by James A. Bacon
A month after getting the sack from the Commonwealth Transportation Board, James E. Rich, former Culpeper District representative, has unloaded on the $245 million Charlottesville Bypass and Transportation Secretary Sean Connaughton in far harsher terms than he did immediately after his resignation. (See “Our Way or the Highway.”)
“Despite the contrary advice of senior VDOT engineers and a $1.5 million Route 29 study conducted by VDOT, Virginia Transportation Secretary Sean Connaughton is hell bent on resurrecting a thoroughly discredited 20-year-old bypass proposal,” Rich wrote in The Hook, a Charlottesville tabloid.
Unfortunately, because of the nontransparent design-build process that Connaughton has utilized, no public hearings have been allowed on the current contract design, and there will be very large cost overruns and change orders in the future unless this project is terminated. This a colossal waste of taxpayer money from which any fiscal conservative should recoil. …
Why would Connaughton propose such a project and do so in such a nontransparent manner? The answer is arrogance, politics over engineering and a complete lack of vision for Charlottesville-Albemarle. Much like the fiscal situation in Washington, Connaughton kicks the can down the road for somebody else to deal with.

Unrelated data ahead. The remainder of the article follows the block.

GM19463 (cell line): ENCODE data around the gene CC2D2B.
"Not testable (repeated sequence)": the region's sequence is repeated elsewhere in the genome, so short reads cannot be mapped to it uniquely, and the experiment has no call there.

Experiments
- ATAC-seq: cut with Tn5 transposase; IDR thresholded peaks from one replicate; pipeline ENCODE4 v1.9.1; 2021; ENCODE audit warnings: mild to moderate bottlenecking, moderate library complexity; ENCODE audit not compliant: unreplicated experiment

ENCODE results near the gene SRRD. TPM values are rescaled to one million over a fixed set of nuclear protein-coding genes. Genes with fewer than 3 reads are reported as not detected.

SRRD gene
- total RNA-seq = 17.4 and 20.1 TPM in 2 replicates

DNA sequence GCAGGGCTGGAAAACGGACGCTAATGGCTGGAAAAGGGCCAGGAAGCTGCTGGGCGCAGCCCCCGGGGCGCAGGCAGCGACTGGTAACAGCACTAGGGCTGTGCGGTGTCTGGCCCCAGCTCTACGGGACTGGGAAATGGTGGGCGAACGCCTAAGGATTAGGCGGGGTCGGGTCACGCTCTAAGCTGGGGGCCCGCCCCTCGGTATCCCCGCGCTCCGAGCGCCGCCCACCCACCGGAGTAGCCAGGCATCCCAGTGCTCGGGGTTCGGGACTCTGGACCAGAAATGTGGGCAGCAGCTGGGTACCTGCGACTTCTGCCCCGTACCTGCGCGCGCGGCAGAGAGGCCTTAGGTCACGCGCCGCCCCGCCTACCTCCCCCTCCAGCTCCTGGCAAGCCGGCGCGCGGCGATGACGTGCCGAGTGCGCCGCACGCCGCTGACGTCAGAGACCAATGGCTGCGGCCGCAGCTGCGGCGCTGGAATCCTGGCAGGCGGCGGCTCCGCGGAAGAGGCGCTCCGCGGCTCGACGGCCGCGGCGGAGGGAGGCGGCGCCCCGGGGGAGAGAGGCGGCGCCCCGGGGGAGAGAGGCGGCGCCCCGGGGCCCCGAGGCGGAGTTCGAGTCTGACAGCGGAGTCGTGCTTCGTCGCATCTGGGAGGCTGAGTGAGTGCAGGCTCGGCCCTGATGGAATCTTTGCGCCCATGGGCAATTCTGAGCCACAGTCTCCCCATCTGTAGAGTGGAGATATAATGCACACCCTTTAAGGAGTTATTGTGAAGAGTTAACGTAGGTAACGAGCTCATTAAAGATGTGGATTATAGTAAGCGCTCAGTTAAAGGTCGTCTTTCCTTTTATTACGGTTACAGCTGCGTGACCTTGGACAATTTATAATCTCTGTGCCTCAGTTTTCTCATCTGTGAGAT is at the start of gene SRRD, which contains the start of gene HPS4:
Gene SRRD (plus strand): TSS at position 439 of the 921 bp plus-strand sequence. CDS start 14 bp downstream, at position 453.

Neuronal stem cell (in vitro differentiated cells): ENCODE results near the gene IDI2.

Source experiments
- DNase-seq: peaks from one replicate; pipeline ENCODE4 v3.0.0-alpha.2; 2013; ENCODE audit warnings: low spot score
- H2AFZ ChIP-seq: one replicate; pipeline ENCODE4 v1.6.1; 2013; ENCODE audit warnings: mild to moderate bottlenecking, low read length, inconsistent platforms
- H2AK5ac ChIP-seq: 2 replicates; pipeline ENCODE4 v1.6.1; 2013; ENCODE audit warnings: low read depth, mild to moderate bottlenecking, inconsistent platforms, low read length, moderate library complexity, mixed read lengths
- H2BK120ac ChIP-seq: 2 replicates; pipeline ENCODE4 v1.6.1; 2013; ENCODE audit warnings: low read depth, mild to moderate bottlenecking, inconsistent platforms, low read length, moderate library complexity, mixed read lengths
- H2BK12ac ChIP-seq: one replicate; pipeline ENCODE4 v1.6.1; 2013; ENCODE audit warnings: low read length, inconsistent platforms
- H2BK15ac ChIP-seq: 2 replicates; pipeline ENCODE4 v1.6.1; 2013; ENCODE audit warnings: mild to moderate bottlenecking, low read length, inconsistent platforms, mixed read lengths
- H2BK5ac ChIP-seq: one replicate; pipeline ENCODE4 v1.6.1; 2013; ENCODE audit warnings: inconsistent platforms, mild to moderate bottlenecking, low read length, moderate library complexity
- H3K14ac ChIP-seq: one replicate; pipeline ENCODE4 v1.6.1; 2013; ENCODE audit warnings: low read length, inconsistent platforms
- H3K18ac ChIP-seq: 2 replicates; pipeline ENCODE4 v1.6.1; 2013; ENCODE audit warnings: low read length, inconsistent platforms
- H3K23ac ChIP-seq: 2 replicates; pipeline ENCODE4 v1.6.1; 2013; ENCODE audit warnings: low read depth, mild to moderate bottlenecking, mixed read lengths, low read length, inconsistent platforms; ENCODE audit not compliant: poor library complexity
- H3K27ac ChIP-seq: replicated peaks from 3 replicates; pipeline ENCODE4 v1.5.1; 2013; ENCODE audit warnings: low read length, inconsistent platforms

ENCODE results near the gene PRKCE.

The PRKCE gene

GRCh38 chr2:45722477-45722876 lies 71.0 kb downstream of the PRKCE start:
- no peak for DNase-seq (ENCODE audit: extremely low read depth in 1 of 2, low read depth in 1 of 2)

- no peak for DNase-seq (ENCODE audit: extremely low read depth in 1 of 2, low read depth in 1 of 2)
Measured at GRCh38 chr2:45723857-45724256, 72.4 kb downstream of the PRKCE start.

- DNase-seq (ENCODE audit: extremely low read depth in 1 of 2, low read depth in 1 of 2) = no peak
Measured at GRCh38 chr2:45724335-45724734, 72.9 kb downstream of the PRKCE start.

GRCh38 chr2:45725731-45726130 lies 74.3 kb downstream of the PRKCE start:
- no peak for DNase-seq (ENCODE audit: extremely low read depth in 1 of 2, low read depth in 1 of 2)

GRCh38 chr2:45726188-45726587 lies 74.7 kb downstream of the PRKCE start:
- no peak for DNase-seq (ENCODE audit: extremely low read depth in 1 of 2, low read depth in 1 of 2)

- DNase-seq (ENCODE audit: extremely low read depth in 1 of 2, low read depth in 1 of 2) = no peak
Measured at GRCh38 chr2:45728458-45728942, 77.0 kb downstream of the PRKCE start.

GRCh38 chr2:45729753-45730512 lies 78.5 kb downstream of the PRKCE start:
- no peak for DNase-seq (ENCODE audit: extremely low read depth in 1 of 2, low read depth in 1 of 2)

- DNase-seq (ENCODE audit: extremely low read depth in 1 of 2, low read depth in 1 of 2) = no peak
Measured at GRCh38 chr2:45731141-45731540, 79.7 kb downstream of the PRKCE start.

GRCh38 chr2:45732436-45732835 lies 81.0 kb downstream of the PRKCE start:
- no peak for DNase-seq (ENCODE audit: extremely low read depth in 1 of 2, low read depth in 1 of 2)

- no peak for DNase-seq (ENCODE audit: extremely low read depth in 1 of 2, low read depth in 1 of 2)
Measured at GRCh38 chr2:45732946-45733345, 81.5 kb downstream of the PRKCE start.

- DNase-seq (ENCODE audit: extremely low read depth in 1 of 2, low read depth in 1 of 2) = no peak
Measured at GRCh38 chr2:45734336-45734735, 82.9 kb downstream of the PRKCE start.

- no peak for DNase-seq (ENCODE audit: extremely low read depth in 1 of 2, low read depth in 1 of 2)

Those aren’t partisan potshots. Rich served on the executive committee of the Republican Party of Virginia for 20 years.
Unquestionably the strongest personality in Governor Bob McDonnell’s cabinet, Connaughton has earned the reputation of someone who “gets the job done.” One way he gets things done is is willingness to play hardball in a Virginia political culture that is still genteel in many respects. Under his watch, the administration swept clean the board of directors of the Virginia Port Authority, installed new appointees on the Metropolitan Washington Airports Authority and canned Rich, an irritatingly independent voice on the CTB. Rest assured that other gubernatorial appointees subject to Connaughton’s reach have gotten the message.
Decision-making for mega-transportation projects is so complex, so process-driven and so easy for determined opponents to run off track that some observers find Connaughton’s approach refreshing. If all goes well, he will look like a hero. But if his damn-the-torpedoes approach leads to cost overruns or defaulted bonds, history may remember him the way Jim Rich describes him.